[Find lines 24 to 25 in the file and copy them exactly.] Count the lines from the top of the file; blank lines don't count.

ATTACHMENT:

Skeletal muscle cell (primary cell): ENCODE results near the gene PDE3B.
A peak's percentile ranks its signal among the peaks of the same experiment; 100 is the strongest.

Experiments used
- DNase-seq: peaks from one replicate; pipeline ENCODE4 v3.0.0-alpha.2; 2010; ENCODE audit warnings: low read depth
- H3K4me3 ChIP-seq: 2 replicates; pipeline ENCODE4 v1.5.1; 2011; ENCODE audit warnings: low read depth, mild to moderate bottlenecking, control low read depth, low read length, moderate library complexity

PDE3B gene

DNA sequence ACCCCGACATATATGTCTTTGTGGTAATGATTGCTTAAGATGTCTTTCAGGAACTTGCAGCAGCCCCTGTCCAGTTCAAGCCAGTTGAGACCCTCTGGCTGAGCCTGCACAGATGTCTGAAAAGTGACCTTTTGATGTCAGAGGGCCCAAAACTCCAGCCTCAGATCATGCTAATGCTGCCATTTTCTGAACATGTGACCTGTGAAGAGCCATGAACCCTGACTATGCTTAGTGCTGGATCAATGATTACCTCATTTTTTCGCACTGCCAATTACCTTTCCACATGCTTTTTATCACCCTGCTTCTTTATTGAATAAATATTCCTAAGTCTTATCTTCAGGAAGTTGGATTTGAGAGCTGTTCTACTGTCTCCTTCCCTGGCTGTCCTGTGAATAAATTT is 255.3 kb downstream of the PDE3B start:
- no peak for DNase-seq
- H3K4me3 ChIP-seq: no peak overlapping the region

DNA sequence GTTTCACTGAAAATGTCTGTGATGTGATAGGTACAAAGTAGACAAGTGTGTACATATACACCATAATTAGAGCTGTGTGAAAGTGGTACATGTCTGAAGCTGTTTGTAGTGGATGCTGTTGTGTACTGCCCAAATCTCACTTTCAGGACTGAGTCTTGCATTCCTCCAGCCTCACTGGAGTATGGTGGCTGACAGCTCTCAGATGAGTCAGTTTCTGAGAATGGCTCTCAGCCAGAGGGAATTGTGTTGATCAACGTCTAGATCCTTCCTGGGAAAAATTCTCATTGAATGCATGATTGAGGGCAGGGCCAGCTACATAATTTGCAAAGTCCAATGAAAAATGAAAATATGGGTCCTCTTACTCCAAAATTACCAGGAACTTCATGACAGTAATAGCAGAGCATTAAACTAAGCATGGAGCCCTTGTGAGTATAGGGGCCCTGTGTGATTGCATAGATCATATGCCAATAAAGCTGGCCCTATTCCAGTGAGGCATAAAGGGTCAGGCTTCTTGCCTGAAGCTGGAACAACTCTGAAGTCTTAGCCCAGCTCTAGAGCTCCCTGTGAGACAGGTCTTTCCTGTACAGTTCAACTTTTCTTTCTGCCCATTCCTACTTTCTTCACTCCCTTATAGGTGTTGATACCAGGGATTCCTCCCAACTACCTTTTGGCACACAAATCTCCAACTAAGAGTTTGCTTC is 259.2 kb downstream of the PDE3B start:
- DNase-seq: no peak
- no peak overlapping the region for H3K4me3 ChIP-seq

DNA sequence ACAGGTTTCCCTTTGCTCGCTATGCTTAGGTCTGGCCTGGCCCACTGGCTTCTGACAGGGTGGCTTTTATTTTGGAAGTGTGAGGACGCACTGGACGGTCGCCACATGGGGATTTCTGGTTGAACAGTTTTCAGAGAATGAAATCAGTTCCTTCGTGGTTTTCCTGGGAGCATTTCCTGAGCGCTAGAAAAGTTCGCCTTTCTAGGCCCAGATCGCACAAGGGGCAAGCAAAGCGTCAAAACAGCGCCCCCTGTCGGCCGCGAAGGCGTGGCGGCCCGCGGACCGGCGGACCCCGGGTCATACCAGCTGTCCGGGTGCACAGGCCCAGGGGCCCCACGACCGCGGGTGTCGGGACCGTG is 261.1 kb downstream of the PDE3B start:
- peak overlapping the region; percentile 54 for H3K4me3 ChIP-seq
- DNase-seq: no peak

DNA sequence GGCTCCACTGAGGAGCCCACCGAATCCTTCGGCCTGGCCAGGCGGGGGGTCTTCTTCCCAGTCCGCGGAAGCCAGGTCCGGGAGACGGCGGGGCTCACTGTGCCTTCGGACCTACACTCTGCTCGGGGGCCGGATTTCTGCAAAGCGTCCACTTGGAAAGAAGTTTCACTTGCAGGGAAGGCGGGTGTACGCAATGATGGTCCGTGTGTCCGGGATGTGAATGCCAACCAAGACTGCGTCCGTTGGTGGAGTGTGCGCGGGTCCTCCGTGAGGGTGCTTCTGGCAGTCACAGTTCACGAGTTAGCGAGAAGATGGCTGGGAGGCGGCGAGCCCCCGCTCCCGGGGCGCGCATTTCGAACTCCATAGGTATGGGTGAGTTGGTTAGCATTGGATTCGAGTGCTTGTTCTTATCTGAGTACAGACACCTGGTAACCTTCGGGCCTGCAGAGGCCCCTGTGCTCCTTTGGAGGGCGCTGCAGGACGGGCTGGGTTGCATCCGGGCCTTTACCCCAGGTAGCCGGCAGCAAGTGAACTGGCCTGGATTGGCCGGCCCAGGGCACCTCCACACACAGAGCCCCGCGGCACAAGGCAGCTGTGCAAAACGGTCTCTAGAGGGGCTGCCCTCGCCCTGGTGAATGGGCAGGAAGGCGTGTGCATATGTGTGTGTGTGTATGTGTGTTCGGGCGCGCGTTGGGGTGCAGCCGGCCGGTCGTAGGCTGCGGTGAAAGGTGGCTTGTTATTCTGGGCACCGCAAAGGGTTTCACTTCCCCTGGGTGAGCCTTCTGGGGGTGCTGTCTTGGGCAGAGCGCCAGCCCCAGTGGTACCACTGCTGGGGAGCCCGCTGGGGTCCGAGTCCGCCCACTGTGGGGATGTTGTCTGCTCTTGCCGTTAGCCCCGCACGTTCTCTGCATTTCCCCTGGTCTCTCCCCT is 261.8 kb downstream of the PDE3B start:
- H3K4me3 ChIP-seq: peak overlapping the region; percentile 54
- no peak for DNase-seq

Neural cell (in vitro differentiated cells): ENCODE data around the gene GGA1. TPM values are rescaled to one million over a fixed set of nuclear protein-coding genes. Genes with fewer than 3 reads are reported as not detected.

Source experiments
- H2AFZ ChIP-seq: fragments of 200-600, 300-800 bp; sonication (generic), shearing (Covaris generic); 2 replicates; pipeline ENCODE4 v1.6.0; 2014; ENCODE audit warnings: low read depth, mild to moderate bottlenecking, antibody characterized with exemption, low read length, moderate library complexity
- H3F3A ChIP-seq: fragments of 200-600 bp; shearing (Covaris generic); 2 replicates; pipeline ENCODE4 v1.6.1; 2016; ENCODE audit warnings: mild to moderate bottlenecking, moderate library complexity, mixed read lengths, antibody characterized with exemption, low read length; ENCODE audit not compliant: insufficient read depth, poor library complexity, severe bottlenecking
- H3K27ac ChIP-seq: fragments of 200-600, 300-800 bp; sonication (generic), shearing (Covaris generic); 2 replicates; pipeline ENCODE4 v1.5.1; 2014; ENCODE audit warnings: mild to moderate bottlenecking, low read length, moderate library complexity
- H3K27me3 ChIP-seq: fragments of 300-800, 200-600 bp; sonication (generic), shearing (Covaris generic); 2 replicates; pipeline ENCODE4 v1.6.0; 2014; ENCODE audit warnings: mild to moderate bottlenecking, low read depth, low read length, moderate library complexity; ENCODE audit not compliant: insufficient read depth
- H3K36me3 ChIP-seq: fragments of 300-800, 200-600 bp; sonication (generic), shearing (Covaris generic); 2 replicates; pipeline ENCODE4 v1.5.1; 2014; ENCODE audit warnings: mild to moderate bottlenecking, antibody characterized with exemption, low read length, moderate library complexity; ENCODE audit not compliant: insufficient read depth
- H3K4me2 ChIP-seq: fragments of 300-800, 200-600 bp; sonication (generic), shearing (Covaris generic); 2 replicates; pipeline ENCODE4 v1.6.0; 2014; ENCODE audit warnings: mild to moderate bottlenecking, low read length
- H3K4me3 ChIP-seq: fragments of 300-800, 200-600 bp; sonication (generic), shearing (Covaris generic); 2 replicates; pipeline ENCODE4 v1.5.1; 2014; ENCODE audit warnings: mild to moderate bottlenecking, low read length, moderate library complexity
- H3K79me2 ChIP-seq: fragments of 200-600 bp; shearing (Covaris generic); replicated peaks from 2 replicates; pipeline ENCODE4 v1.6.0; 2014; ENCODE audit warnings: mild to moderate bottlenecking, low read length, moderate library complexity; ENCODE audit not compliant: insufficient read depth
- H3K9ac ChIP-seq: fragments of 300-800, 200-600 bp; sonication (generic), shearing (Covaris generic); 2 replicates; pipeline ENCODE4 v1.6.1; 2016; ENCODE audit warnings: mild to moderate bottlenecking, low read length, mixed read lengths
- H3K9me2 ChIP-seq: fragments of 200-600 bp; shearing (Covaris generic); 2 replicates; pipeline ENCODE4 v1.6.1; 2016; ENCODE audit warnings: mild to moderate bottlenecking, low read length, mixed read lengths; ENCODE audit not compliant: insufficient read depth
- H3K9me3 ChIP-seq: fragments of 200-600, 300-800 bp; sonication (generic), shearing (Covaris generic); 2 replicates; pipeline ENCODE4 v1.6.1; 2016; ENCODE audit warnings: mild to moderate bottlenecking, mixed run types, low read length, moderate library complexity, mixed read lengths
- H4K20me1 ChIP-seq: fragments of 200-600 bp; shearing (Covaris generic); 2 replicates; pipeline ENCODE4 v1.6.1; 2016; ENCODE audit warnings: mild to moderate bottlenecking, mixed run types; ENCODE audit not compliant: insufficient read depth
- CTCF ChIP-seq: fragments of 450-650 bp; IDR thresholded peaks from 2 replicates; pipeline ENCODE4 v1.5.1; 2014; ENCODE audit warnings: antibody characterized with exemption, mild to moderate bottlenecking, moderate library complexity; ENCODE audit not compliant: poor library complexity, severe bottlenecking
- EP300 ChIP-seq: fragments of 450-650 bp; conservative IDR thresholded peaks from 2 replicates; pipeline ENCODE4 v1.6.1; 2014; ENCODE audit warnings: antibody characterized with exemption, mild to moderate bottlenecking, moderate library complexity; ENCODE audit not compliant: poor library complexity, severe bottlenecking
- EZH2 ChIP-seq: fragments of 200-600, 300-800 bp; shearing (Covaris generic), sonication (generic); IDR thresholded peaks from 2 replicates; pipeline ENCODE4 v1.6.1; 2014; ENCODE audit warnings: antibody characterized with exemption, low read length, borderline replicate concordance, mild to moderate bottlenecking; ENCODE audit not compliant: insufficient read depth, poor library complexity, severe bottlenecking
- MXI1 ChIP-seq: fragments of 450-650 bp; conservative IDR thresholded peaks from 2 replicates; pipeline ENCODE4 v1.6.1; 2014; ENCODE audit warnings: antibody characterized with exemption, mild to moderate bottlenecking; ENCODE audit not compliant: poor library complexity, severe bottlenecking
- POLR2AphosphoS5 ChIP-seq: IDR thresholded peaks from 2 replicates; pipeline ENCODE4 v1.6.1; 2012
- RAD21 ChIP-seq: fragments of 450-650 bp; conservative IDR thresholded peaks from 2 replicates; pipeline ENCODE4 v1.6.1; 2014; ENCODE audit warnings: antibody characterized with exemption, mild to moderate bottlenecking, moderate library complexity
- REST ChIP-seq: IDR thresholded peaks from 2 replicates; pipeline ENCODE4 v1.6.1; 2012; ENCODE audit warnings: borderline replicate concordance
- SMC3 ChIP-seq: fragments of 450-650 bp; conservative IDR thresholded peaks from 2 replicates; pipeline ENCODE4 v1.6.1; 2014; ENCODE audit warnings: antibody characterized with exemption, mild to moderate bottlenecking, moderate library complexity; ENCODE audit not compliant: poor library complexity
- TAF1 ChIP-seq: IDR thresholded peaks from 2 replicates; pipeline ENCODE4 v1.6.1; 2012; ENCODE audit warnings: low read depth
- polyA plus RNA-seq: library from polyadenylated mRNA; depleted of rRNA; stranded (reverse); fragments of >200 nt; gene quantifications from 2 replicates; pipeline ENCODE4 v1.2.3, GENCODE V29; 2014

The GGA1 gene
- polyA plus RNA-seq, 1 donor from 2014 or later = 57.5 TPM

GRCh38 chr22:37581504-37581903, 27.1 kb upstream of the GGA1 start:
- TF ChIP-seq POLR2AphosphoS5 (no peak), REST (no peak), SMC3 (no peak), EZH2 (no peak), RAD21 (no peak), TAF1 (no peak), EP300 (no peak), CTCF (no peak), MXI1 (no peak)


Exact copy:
- H3K27me3 ChIP-seq: fragments of 300-800, 200-600 bp; sonication (generic), shearing (Covaris generic); 2 replicates; pipeline ENCODE4 v1.6.0; 2014; ENCODE audit warnings: mild to moderate bottlenecking, low read depth, low read length, moderate library complexity; ENCODE audit not compliant: insufficient read depth
- H3K36me3 ChIP-seq: fragments of 300-800, 200-600 bp; sonication (generic), shearing (Covaris generic); 2 replicates; pipeline ENCODE4 v1.5.1; 2014; ENCODE audit warnings: mild to moderate bottlenecking, antibody characterized with exemption, low read length, moderate library complexity; ENCODE audit not compliant: insufficient read depth